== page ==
[Disclaimer: I do the former all the time, we are all human. I’ve been up the quantum gravity goofy creak when trying to sort out the latest decades of physics – but when you get to the actual physics it is easily seen there is no ‘there’ there, just muddled ideals of “math” as base for physics. Later, I seriously thought philosophy had something to say on anything and especially nature – again, absolutely nothing of relevance there for much the same reason but with “logics” as base substituted instead.

    But the difference is that I only blog comment on my ‘discoveries’ and perceptions at any time. I don’t review or push non-consensus or _anti-consensus_ ideas as consensus! That is a completely different dimension of delusion and in the end self-delusion.]

  18. Taking another pass (read it years ago) at:

    Abusing Science by Philip Kitcher

    Casually reading:

    The World Without Us by Alan Weisman

    and listening to:

    The Annals by Tacitus

  19. I have eclectic tastes and at the moment am reading Bill Bryson’s At Home. Wonderfully entertaining and eclectic in itself – suits me down to the ground. Bryson always does!

    I also have open on the table Frank Ryan’s Virolution. This is a fascinating thesis of co-evolution of virus and host (well not all viruses and hosts!).

    And I know this is an old one but David Ewing Duncan’s The Calendar is an amazing history book in its own right. It delivers a terrific tale around the focus of Calendars and their development and discarding over the centuries.

    Oh! and I still read everything I can find on viruses and other microbial life because I am bent that way. Sigh!

  20. Collapse by Jared Diamond.

    The book looks at a number of societies — e.g. ancient Anasazi Indians, Easter Islanders, the Maya, the Norse in Greenland — whose societies collapsed (they were eating each other at the end, in some cases); and others — e.g. Tokugawa Japan, Tikopia, New Guinea highlanders — whose societies thrived, and tries to figure out why.

    Then he applies the lessons to the modern world. Four billion people in the third world are right now anticipating first world lifestyles in a generation. As Diamond points out, it ain’t gonna to happen. And when that realization sinks in we will encounter interesting times.

    Very scary, extremely sobering reading.

    1. It is an extremely compact book.
      It also has a chapter on Haiti and the Dominica Republic, tellin you the real reasons of why they are so different, as opposed to Pat Robertson’s fantasies.

  21. I just finished Bonobo Handshake: A Memoir of Love and Adventure in the Congo By Vanessa Woods.

    It is a wonderful combo of memoir, cracking storytelling, politics and science education, plus humor.

    Previously, I read Hitch-22: A Memoir By Christopher Hitchens

    I was disappointed. The first two chapters and last few were interesting. Too much name dropping to trudge through for the other 8 chapters.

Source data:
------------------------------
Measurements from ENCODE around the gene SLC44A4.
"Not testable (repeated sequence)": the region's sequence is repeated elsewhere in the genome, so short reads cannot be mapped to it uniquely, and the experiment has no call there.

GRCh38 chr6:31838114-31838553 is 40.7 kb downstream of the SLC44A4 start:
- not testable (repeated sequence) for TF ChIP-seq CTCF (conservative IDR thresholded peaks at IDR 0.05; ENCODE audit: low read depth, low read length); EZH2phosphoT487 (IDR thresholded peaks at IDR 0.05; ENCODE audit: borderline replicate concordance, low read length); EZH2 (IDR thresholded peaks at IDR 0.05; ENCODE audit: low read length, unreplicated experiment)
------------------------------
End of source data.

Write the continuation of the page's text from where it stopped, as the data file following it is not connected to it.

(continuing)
Recently read:

    Big Bang: The Origin of the Universe By Simon Singh

    Excellent writing makes this understandable for laymen. Singh has a PhD in physics. Epilogue was so-so.

    The Rational Optimist: How Prosperity Evolves By Matt Ridley

    Wondefully written, thought provoking. Specialization and trade are key to human progress.

  22. Last week I read … John Dean’s “Conservatives Without Conscience”

    Four years old but perfectly relevant.

  23. Currently reading:

    The Lacuna by Barbara Kingsolver

    On Deck:

    Soul Made Flesh by Carl Zimmer

    In the Dugout: something neato from this list.

  24. Jerry,

    Glad you’ve started tagging your posts with keywords. Any chance you can go back to your book and movie contests so the interested reader could simply click on “Book recommendations” or “Movie recommendations” or something and dig up those lists. They were pretty damned good as I recall. (Of course there is Teh Google, as well, but, hey use whatever resources are afforded you…)

  25. Hey, I don’t feel bad about the Modern Library top 100 novels list: 7 of top ten; 13 of top 20 (but only 31 of the next 80). I didn’t pay much attention to their non-fiction list because a person’s choice in best non-fiction is pretty biased by their interests. Excellent fiction should be accessible to all.

    Just finishing How the Scots invented the modern world: the true story of how Western Europe’s poorest nation created our world & everything in it by Arthur Herman. The subtitle is only slightly hyperbolic, and I recommend for anyone who has any Scottish ancestry as well as anyone who has an interest in world history.

  26. More’s the pity that we have our own Fodor fans in the U.S. Richard Lewontin, SJ Gould’s old wingman, writes in praise of this kerfluffle in the NYRB. Excerpt:

    “The trouble with [Darwin’s natural selection] is that it does not explain the actual forms of life that have evolved. There is an immense amount of biology that is missing. It says nothing about why organisms with the evolved characteristic were more likely to survive or reproduce than those with the original one.”

    To Lewontin, the Grants’ research merely amounts to another Just-So Story.

    For an excellent evo book out of Harvard, I recommend Richard Wrangham’s Catching Fire.